By Paul Peck, Buffalo Sports Page
On a recent edition of the Spotrac.com Podcast, co-hosted by myself and Kevin Sylvester, Spotrac founder Mike Ginnitti was analyzing the contract and future earning potential of Angels outfielder Mike Trout.
During the podcast, Mike stated that he thinks Trout is on pace to be the greatest baseball player of alltime. Baseball’s G.O.A.T.
That got me thinking…who do we all think is that player right now? Is there a consensus opinion of baseball’s best? At least until Trout takes that title.
Who’s the G.O.A.T.?
I actually struggled a bit with my own decision. The common names popped into my head right away…Ruth, Mays, Williams, Aaron, Cobb…and so did modern candidates like Griffey Jr, Bonds and A-Rod.
But that only clouded my mind. Two of those recent names are tied to PED use, and does that eliminate them from consideration?
I’ve been a big baseball fan for most of my 52 years. Developing a love for the sport in the early 1970’s allowed me to understand and sometimes even experience greats from the 1950’s & 1960’s like Williams, Yastrzemski, Gibson, Aaron and Musial.
Growing up in New Jersey exposed me to far too many Yankee fans and their admiration for Ruth, Mantle, Berra and DiMaggio.
So you can see why my mind was a bit clouded by the question. A quick search online turns up plenty of lists, such as this Bleacher Report Top 25.
Even Kevin, Mike and myself couldn’t come up with a definitive answer when we talked about it right after the podcast recording was over.
So here’s a breakdown of the names that we talked about, from different eras and with different circumstances. I’ll give you my final answer at the end.
The Historic & Legendary
They are the names that every baseball fan knows, even if they played nearly 100 years ago. Babe Ruth is the first that comes to mind. He was as good a pitcher as he was a hitter, and there has never been as prodigious a power hitter in an era when that wasn’t the norm. He’s an easy choice, and the one most often picked for these lists. But was he enough of an all-around player? Should that be held against him?
The great Yankees like Joe DiMaggio and Mickey Mantle will top the list if you ask it in New York City. Everything I’ve ever been told or read about them emphasized their ability to do so many things well. Both were ahead of their time.
Williams is an easy choice for best hitter ever. Is that enough? Hank Aaron was the best long ball hitter, and good in so many other ways. Is that enough?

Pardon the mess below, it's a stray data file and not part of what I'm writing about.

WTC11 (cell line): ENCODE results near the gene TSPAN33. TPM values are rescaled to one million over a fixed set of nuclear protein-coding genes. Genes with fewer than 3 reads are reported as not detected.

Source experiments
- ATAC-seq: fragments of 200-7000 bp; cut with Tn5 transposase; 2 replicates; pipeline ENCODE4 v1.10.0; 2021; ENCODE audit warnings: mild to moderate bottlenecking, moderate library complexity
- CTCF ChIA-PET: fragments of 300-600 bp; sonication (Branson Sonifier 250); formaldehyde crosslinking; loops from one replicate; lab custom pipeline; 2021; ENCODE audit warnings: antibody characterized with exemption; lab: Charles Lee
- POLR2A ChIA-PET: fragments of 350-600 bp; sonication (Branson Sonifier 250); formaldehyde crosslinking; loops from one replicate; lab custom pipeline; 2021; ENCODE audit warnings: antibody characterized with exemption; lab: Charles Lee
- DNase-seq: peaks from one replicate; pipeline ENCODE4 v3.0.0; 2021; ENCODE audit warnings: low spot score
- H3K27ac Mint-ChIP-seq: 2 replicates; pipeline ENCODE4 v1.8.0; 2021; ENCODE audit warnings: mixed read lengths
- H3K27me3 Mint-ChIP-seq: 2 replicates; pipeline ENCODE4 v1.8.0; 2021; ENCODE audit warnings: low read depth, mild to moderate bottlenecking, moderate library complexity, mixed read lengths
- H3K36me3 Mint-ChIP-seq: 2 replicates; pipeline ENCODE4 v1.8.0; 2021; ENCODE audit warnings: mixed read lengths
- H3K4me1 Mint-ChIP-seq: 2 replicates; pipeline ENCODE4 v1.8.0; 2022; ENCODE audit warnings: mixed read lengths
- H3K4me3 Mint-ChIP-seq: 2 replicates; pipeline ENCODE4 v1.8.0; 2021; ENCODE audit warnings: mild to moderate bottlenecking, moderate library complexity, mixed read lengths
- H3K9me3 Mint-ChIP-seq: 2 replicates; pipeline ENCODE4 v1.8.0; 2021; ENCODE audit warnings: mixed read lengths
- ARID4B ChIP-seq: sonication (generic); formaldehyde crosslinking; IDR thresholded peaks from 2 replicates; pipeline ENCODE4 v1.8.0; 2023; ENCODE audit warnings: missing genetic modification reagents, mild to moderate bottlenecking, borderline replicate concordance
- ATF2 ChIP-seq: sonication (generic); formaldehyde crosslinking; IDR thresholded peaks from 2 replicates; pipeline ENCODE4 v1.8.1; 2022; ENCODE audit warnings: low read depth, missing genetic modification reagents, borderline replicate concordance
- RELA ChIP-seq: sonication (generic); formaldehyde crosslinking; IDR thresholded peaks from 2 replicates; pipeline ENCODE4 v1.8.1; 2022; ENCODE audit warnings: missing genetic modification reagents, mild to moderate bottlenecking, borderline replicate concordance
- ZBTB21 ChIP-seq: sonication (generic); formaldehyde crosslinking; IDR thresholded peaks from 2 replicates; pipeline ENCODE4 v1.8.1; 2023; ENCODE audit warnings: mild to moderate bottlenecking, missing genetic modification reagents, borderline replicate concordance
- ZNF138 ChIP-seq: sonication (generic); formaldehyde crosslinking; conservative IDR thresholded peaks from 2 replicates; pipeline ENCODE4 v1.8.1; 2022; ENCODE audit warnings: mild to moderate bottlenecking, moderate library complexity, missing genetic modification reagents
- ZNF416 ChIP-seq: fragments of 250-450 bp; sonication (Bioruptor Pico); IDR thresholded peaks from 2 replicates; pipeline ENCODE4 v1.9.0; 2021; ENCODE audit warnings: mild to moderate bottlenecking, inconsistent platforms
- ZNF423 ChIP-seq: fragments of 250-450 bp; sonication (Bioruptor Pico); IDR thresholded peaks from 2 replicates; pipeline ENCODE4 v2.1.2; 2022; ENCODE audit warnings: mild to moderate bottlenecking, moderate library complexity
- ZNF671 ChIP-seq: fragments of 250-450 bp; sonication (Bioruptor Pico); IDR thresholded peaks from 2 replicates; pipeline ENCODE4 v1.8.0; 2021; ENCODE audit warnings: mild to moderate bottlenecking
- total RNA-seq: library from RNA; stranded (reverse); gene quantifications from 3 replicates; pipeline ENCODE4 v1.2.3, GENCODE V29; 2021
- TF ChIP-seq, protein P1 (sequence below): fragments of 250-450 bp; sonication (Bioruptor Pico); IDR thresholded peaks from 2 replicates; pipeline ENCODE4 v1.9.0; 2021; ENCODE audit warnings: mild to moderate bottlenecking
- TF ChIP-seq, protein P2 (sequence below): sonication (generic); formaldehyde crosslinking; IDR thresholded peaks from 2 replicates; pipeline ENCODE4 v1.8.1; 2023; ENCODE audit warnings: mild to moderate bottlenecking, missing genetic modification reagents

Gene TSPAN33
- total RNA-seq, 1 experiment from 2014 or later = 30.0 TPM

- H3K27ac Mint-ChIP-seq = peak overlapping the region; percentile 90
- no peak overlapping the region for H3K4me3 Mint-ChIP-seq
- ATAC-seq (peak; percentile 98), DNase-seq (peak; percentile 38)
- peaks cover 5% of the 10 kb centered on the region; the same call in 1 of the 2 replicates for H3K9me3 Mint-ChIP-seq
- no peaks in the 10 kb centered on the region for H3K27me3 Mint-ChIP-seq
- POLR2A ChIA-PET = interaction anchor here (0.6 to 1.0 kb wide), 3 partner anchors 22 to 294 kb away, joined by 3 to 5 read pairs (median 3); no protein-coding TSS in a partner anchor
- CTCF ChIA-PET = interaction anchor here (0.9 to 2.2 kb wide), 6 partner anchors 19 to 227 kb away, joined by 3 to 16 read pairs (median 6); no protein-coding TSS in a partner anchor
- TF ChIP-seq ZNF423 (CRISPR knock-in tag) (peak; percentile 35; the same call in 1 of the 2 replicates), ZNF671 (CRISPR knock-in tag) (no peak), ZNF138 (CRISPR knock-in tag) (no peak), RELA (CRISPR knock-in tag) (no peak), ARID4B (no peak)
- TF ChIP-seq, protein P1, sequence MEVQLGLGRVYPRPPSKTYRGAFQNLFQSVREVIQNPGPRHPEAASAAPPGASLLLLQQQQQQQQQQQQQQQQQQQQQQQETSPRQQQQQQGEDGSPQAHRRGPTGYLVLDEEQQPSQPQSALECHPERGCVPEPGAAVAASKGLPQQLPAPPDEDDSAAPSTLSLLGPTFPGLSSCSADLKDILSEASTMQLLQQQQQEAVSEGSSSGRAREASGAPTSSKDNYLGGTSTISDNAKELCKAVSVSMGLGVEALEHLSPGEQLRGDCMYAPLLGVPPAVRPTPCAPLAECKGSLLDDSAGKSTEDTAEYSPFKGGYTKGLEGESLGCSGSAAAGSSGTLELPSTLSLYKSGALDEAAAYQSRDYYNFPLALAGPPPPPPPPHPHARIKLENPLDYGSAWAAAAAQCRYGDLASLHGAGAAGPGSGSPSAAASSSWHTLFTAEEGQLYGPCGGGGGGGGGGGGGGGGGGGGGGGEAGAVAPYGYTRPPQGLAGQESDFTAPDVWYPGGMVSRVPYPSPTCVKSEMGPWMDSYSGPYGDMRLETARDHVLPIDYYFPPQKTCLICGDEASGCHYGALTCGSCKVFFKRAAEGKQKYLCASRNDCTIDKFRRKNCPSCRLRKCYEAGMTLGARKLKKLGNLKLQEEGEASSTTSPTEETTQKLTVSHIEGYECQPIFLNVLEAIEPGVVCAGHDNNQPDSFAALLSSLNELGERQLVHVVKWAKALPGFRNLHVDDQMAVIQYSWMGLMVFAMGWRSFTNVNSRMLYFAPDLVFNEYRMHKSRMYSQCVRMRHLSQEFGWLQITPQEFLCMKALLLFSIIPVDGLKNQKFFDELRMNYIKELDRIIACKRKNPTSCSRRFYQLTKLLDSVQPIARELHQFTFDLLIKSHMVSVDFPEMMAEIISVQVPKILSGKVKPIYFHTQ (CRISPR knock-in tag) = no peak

Players are so much more well-rounded today, and much better athletes. But does that diminish Ty Cobb, Honus Wagner or Jimmie Foxx?
Can a pitcher top this list? That will start a different argument. If so, then legends like Cy Young and Walter Johnson belong in the discussion.
Modern hurlers like Nolan Ryan, Bob Gibson and Greg Maddux should warrant inclusion.
I have a hard time making a pitcher the greatest of all time. All those guys were dominant…once every 4-5 days. For me, that’s not enough.
The Steroid Stars
Take away the PED issue, Bonds and A-Rod would be easy picks. They were well-rounded, hit for average and power, had speed, and played great defense. Isn’t that what you’d want in a G.O.A.T.?
But it’s hard to make that choice without wondering how the drug use enabled and extended their careers. For me, I can’t include them.
The Modern Stars
Ken Griffey Jr. was one of the first names to pop into my head. In my adult life, he was as talented a player as I have ever seen. But injuries sapped some of his stardom, and maybe enough to take him out of the running.
I was always partial to George Brett, one of my favorites. He could do it all and nearly hit .400. Albert Pujols has been a similar player too. Cal Ripken Jr. belongs in the discussion, although I feel like I never think of him as great, just consistently very good.
Pete Rose was a trailblazer, but with baggage. His Reds teammate Johnny Bench was one of the best catchers I’ve ever seen. But I don’t think I can put them at #1.
Willie or Babe?
The name that came up the most in discussions with friends was Willie Mays. He was one of the best athletes baseball has ever seen. He could do it all. A .302 career average, over 600 home runs and a golden glove. For me, a good choice. My only problem is that I saw him play the end of his career with the Mets, when he was a 40 year old shell of himself. I have to get beyond that.
So that leaves Babe Ruth. All any of us have seen are the black and white films, and we’ve read the legendary stories of his power and excess. But the fact that he was an incredible pitcher, before becoming the greatest power hitter of alltime, is enough for me. I feel like it’s a bit of a cop out, because that’s what we’ve been told all our lives. But it’s hard to argue with the numbers. Even modern day analytics crown Babe #1.
Trout will have to overcome the fact that all we know about Ruth is the legends and stories. We see Trout every day. Can he pass the Babe? Sure. But I doubt that most baseball fans will give him the nod, no matter how many numbers he puts up. The Babe is a mythical god in our baseball minds. That’s tough to overcome.
My G.O.A.T. pick? Babe Ruth.